The Louisiana Capitol Building, April 8, 2021. (Wes Muller/Louisiana Illuminator).
A politically-connected Louisiana lobbyist who was arrested for domestic violence has been visiting the Capitol this week, even though one of his alleged victims works in the building and has a protective order in place against him. The circumstances have raised red flags for domestic violence prevention advocates who question why the accused man isn’t facing more restrictions inside the statehouse.
The incident has also brought attention to the accused’s lobbying clients who have stuck with him in spite of his arrest. One law enforcement group didn’t cut ties with him until this week after The Illuminator started asking questions about their status.
Kevin Hayes, who owns Hayes Strategic Solutions, has been a lobbyist at the state level since at least 2009 and previously worked as a staff attorney for the Louisiana Senate. He is the past president of the Baton Rouge Bar Association. His more prominent clients used to include the Louisiana Press Association and the Coastal Conservation Association of Louisiana, though they both dropped him after the arrest.
Hayes was booked with allegedly attacking his now estranged wife and 15-year-old stepson in their home on Dec. 30. He faces two misdemeanor charges of domestic abuse battery and up to six months in prison for each count if convicted. He goes to court over the charges on March 17.
The protective order bars Hayes from coming within 100 yards of the woman, but that restriction is complicated by the fact that Hayes and the woman both work in the state Capitol.
As a lobbyist, Hayes spends a lot of time talking to legislative staff and lawmakers in the building, especially during the annual lawmaking sessions like the one that starts next week. The woman is a state employee who works on one of the upper floors of the Capitol.
Hayes said the woman sought a protective order not because she felt unsafe, but because she wanted an advantage in the couple’s divorce proceedings. SUPPORT NEWS YOU TRUST.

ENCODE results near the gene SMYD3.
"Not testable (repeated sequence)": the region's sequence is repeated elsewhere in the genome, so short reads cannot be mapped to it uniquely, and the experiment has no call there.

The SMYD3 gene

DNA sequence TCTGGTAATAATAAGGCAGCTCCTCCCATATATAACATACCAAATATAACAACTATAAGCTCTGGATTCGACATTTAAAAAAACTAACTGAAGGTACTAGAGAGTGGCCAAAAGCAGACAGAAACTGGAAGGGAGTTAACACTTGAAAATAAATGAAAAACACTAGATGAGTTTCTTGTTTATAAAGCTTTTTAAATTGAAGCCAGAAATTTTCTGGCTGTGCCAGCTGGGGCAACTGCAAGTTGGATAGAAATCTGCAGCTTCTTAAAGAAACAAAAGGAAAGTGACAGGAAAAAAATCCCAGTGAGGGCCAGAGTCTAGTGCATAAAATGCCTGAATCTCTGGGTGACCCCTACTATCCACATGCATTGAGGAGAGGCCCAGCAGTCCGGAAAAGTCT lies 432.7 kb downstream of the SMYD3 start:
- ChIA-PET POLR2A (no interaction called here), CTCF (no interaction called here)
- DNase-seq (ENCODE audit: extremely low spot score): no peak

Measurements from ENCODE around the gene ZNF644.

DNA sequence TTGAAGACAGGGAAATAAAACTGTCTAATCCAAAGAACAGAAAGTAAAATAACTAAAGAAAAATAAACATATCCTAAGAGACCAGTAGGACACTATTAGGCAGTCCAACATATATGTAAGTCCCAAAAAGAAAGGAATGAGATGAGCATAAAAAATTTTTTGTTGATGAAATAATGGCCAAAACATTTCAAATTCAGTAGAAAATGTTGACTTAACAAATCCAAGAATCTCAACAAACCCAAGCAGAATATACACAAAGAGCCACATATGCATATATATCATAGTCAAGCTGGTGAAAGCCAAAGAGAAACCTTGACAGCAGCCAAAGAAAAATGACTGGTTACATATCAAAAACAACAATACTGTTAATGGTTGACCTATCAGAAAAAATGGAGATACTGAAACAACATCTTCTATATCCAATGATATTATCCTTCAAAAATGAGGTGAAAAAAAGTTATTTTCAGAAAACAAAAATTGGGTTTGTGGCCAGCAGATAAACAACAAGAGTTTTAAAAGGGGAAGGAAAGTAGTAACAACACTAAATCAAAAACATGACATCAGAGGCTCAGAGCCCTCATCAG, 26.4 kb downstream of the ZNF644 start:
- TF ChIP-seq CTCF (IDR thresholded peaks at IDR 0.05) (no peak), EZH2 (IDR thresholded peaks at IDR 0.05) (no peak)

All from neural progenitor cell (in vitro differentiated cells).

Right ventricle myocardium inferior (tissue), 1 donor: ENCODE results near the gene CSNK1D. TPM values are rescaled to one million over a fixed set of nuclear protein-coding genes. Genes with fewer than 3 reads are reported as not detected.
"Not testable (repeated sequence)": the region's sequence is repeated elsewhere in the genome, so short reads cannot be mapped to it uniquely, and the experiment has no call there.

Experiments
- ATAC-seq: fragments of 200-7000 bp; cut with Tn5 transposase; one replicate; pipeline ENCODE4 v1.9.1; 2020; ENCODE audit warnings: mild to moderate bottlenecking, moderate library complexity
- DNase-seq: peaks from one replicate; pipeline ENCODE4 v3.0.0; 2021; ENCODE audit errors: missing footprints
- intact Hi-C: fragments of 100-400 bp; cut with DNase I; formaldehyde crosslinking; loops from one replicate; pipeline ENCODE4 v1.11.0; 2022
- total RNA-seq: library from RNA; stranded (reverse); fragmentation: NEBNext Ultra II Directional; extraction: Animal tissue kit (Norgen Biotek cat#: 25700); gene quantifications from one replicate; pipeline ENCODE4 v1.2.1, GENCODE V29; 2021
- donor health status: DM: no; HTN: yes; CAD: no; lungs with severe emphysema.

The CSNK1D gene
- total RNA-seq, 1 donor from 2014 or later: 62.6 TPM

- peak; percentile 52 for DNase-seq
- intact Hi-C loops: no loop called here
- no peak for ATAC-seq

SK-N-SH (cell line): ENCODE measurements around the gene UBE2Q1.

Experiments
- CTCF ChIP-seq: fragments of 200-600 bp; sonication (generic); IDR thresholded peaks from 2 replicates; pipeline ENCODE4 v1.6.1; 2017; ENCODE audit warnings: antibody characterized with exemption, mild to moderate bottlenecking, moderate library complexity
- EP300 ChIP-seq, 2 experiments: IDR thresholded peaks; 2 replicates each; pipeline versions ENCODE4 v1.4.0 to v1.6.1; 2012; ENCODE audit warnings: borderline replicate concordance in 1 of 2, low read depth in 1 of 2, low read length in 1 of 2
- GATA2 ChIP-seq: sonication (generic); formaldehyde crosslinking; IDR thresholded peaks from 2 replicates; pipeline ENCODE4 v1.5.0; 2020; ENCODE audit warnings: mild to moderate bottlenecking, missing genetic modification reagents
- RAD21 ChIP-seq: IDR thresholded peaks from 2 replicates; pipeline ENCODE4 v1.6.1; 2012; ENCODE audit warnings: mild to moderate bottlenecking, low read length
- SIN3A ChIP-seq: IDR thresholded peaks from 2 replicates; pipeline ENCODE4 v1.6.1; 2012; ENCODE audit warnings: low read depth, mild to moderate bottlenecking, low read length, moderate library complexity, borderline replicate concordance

“If you Google ‘How to get leverage in a divorce?’ it talks about restraining orders and protective orders,” Hayes said in a phone interview Tuesday. “That’s what this is about. She was trying to take my house.”
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Louisiana Illuminator does not identify alleged victims of domestic abuse by name. The woman declined to comment for this article.
In a recent court filing for divorce, the woman said Hayes became drunk at a party the night he was arrested, started to be “irrationally angry” and cursed at her on their drive home. When back at their house, Hayes held a pillow over her face for several seconds, and then attacked her teenage son when the boy attempted to check on the woman after hearing her scream, according to her divorce court documents.
Hayes then allegedly punched the son and shoved him against a hallway wall. He and the son ended up on the floor, with Hayes “looming” over the teenager, which prompted the woman’s daughter to call the police, according to divorce court records. Shortly thereafter, officers came to the house and arrested Hayes.
Hayes’ behavior often escalates after he has been drinking, and the incident on Dec. 30 was only one of “several verbally and/or physically aggressive altercations in the week prior to the defendant’s arrest,” the court records said. Hayes allegedly brandished a gun a few days before his arrest, according to WBRZ-TV. He also frequently got into fights with the woman’s children, she said in her divorce documents.
Hayes denied, through his lawyer, that he had ever brandished a gun at the woman as reported.
Domestic violence prevention advocates described the protective order as unusual and worrying. Such arrangements typically prevent an alleged abuser from going near his alleged victim’s place of work, but an exception for the Capitol has been carved out in the order that applies to Hayes.
“This just seems like a very non-restrictive protective order,” said Kim Sport, an attorney who lobbies in the state Capitol frequently for victims of domestic violence. “I don’t see how this is really protecting her.”
One lawmaker also expressed reservations about having the lobbyist in the Capitol near his alleged abuse victim.
“I think it sounds unsafe for the victim and I think it sounds unsafe for all of us who are in the building,” Rep. Aimee Freeman, D-New Orleans, said. “I am not comfortable working with him. Period.”
The court put a yearlong protective order in place for the woman and against Hayes on Jan. 4. GET THE MORNING HEADLINES DELIVERED TO YOUR INBOX
Under the order, Hayes is not allowed to contact her or post about her on social media. He’s been subjected to drug tests twice since his arrest and has to wear an ankle monitoring device. He temporarily turned over all of his guns – nine weapons in total – to the East Baton Rouge Sheriff’s Office.